Mike Badger, Director of the American Pastured Poultry Producers Association will also be available for a round-table discussion. Plans are to have representatives from Farm Bureau, NYCAMH for farm health and safety, Wyoming County Chamber of Commerce, and Cornell Cooperative Extension of Wyoming County, as well as others.

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Calling all 9th-12th graders! 4th Annual Precision Agriculture Day at Genesee Community College

May 21, 2019
9:00 am - 1:30 pm Register by Friday May 10th! $15/per person includes lunch
Batavia, NY

Calling all 9th-12th graders!  We have an exciting new program for students interested in technology, science, engineering, and agriculture!
Would you like to:
  • Learn about how Drones collect information
  • Check out some potential career opportunities that have new and ever-changing technology
  • Learn how these technologies can be used in our own backyards in WNY
  • Discover potential and exciting career opportunities

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Producers Previously Enrolled in the LGM Program Now Eligible for MPP

Dairy Producers Previously Enrolled in the Livestock Gross Margin Program Now Eligible for 2018 Margin Protection Program
The U.S. Department of Agriculture (USDA) today announced that dairy producers who elected to participate in the Livestock Gross Margin for Dairy Cattle Program (LGM-Dairy) now have the opportunity to participate in the Margin Protection Program for Dairy (MPP-Dairy) for 2018 coverage. Sign-up will take place March 25 through May 10, 2019.
Eligible producers can enroll during the sign-up period at their local USDA service center. To locate your office, visit

Smart Farming Team Technical Assistance Grant Application

The Labor Ready Farmer Project is offering grants to provide up to 12 hours of Technical Assistance (TA) consulting services to farms who want to make improvements to their farm's processes in hiring, training, managing or evaluating employees. Applicants will choose from one of the following four areas for TA assistance and identify a specific project. If selected they will be matched with a "Smart Farming Team" of consultants who will provide one on one technical assistance.
Please complete this application and send to Nicole Waters, Beginning Farm Project Coordinator for the Cornell Small Farms Program. The form can be submitted by email, mail or in-person at the address listed below. Please feel free to call or email with any questions.

Nicole Waters - Beginning Farmer Project Coordinator
Plant Science Building, Room 15b
Tower Road, Cornell University
Ithaca, NY 14853
Phone: 607-255-9911

Applications accepted on a rolling basis.

USDA Announces January Income over Feed Cost Margin Triggers First 2019 Dairy Sa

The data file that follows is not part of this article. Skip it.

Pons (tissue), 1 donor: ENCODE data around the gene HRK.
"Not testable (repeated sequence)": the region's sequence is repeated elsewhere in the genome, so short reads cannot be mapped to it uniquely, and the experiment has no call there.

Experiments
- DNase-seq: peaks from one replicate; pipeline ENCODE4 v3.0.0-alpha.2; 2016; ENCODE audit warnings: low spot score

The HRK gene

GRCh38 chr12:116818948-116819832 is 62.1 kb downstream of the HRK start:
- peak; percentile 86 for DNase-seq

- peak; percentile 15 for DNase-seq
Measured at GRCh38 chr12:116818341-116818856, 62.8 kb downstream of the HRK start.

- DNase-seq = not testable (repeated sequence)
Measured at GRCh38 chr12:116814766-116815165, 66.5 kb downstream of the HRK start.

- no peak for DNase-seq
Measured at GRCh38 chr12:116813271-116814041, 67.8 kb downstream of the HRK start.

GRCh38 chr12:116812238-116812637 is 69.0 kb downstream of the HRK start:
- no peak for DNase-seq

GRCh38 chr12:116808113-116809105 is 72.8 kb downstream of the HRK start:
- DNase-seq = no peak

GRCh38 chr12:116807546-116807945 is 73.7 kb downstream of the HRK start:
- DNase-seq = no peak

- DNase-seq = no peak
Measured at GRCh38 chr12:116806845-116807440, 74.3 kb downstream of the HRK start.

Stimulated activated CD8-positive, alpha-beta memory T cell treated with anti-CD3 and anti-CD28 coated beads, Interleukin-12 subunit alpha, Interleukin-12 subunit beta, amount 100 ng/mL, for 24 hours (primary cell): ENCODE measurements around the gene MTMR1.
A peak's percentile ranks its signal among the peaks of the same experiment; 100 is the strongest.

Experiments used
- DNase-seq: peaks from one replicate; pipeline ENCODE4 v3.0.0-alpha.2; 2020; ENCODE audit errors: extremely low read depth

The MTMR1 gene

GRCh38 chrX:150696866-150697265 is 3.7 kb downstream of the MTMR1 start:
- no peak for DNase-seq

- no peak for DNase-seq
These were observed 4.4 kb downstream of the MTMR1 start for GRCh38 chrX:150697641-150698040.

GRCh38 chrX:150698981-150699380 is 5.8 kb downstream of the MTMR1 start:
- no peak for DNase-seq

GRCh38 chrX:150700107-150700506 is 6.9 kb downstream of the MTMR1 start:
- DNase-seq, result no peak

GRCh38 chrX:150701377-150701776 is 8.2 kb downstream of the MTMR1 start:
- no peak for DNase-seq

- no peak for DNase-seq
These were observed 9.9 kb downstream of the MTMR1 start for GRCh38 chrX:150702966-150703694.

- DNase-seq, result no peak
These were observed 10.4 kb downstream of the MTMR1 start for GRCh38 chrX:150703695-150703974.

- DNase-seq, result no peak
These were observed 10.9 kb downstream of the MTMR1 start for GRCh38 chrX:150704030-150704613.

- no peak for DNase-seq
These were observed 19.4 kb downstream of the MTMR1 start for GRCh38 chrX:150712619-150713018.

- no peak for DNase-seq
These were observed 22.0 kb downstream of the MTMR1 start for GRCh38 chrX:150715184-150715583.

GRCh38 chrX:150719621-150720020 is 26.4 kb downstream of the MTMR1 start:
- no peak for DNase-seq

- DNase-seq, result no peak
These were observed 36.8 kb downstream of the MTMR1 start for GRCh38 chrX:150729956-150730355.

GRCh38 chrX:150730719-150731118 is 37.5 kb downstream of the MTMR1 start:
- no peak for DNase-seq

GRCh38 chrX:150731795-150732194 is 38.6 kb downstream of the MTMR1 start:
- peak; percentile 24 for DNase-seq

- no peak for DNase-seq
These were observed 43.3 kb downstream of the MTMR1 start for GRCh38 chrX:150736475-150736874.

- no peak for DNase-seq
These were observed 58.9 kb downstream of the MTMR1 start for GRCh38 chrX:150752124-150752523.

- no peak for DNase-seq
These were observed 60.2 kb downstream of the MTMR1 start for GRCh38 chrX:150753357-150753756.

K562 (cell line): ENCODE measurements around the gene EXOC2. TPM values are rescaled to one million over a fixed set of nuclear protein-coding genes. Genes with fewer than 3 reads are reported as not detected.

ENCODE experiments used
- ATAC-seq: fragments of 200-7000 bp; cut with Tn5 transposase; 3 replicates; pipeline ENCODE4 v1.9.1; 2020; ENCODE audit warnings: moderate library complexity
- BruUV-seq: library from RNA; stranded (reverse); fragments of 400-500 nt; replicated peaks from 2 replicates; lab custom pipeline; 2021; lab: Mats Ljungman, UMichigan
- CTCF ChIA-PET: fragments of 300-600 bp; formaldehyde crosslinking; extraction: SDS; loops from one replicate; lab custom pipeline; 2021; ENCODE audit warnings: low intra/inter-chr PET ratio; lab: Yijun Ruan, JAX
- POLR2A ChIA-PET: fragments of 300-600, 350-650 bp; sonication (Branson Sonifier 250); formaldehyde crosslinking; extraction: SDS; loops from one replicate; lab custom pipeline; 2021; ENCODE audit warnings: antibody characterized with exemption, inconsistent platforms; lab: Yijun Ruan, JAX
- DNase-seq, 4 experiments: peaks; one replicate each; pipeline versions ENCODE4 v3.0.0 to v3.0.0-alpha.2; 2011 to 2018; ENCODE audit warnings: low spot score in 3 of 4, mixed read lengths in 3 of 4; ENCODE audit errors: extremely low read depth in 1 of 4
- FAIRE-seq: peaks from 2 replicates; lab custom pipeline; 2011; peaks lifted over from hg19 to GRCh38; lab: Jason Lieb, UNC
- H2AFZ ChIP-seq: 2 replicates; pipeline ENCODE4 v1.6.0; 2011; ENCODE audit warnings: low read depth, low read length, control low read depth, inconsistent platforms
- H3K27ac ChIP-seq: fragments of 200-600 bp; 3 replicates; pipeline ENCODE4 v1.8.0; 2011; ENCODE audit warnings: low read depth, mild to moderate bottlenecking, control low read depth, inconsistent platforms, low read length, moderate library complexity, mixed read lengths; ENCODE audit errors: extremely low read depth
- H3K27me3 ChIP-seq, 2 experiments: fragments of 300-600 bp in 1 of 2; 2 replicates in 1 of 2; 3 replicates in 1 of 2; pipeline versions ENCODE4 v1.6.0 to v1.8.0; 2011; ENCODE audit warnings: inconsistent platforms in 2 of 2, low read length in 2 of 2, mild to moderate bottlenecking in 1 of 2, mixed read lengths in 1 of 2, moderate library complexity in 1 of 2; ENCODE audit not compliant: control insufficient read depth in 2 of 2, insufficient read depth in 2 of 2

WASHINGTON, March 6, 2019 ? The U.S. Department of Agriculture's Farm Service Agency (FSA) announced this week that the January 2019 income over feed cost margin was $7.99 per hundredweight, triggering the first payment for eligible dairy producers who purchase the appropriate level of coverage under the new but yet-to-be established Dairy Margin Coverage (DMC) program.

DMC, which replaces the Margin Protection Program for Dairy, is a voluntary risk management program for dairy producers that was authorized by the 2018 Farm Bill. DMC offers protection to dairy producers when the difference between the all milk price and the average feed cost (the margin) falls below a certain dollar amount selected by the producer.

Agriculture Secretary Sonny Perdue announced last week that sign up for 
DMC will open by mid-June of this year. At the time of sign up, producers who elect a DMC coverage level between $8.00 and $9.50 would be eligible for a payment for January 2019.

For example, a dairy operation with an established production history of 3 million pounds (30,000 cwt.) that elects the $9.50 coverage level for 50 percent of its production could potentially be eligible to receive $1,887.50 for January.

Sample calculation:
$9.50 - $7.99 margin = $1.51 difference
$1.51 times 50 percent of production times 2,500 cwt. (30,000 cwt./12) = $1,887.50

The calculated annual premium for coverage at $9.50 on 50 percent of a 3-million-pound production history for this example would be $2,250.

Sample calculation:
3,000,000 times 50 percent = 1,500,000/100 = 15,000 cwt. times 0.150 premium fee = $2,250

Operations making a one-time election to participate in DMC through 2023 are eligible to receive a 25 percent discount on their premium for the existing margin coverage rates.

"Congress created the Dairy Margin Coverage program to provide an important financial safety net for dairy producers, helping them weather shifting milk and feed prices," FSA Administrator Richard Fordyce said. "This program builds on the previous Margin Protection Program for Dairy, carrying forward many of the program upgrades made last year based on feedback from producers. We're working diligently to implement the DMC program and other FSA programs authorized by the 2018 Farm Bill."

Additional details about DMC and other FSA farm bill program changes can be found at

New Guidance for Mortality Disposal Issued

NYS Department of Ag and Markets has posted guidelines on disposal of livestock carcasses, in response to reports that some rendering companies have halted pickups from farms.|1